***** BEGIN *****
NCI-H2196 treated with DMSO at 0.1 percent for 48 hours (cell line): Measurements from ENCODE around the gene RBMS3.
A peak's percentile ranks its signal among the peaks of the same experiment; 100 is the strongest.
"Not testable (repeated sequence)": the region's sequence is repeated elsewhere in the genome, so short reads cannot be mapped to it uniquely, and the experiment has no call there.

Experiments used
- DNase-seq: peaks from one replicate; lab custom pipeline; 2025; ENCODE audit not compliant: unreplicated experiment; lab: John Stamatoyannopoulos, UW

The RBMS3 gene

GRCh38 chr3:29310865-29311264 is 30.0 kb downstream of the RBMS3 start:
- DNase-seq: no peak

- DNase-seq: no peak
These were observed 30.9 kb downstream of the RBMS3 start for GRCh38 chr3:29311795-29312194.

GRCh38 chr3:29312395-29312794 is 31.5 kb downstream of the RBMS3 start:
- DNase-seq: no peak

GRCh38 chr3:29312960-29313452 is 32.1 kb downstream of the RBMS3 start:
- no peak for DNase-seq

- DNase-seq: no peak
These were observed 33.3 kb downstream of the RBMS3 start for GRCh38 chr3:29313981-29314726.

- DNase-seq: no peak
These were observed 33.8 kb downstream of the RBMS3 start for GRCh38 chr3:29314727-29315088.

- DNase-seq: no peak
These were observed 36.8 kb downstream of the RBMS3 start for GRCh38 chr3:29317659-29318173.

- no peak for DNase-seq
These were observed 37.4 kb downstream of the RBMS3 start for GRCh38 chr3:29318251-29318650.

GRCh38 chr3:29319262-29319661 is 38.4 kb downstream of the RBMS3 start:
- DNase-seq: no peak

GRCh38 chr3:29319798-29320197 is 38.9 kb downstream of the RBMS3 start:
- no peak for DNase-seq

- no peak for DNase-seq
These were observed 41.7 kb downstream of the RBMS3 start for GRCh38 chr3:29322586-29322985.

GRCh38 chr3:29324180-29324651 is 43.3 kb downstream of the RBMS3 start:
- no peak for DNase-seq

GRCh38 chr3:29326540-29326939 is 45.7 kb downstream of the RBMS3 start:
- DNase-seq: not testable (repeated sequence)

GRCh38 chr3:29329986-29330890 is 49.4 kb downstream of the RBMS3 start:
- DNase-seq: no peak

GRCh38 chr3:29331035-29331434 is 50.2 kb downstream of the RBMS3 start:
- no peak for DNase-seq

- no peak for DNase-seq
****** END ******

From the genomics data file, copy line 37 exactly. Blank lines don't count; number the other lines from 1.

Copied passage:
- no peak for DNase-seq